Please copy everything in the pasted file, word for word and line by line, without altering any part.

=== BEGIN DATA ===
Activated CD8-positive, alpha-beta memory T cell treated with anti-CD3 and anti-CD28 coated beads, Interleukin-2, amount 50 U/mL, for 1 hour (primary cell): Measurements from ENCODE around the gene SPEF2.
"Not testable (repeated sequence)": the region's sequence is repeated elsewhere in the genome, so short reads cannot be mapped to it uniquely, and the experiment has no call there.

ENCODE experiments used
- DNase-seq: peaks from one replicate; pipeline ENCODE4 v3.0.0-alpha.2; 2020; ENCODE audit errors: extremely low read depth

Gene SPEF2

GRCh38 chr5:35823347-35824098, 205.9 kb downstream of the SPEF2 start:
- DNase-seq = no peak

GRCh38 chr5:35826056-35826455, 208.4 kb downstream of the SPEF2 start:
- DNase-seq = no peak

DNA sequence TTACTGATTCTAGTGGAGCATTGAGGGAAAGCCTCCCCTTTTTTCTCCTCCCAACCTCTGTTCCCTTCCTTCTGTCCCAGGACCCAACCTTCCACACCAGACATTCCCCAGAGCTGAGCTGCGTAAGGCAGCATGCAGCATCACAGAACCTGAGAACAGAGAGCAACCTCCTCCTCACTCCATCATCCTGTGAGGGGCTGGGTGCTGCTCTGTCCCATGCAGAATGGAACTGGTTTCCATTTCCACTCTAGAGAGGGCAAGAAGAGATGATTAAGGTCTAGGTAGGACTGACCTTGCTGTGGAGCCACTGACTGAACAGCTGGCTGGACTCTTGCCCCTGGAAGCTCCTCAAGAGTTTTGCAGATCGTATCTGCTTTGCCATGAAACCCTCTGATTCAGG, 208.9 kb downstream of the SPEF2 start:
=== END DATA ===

Activated CD8-positive, alpha-beta memory T cell treated with anti-CD3 and anti-CD28 coated beads, Interleukin-2, amount 50 U/mL, for 1 hour (primary cell): Measurements from ENCODE around the gene SPEF2.
"Not testable (repeated sequence)": the region's sequence is repeated elsewhere in the genome, so short reads cannot be mapped to it uniquely, and the experiment has no call there.

ENCODE experiments used
- DNase-seq: peaks from one replicate; pipeline ENCODE4 v3.0.0-alpha.2; 2020; ENCODE audit errors: extremely low read depth

Gene SPEF2

GRCh38 chr5:35823347-35824098, 205.9 kb downstream of the SPEF2 start:
- DNase-seq = no peak

GRCh38 chr5:35826056-35826455, 208.4 kb downstream of the SPEF2 start:
- DNase-seq = no peak

DNA sequence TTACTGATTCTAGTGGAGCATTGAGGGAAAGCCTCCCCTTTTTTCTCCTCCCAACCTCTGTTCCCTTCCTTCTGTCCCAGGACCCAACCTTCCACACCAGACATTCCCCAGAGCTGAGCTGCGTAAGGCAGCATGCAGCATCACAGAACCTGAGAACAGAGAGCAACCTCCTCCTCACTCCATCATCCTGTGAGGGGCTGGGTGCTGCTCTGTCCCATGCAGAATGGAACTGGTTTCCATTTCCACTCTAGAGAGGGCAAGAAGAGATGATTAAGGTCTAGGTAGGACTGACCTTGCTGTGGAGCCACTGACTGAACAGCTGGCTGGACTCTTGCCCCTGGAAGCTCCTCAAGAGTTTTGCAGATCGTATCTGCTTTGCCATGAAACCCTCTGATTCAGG, 208.9 kb downstream of the SPEF2 start: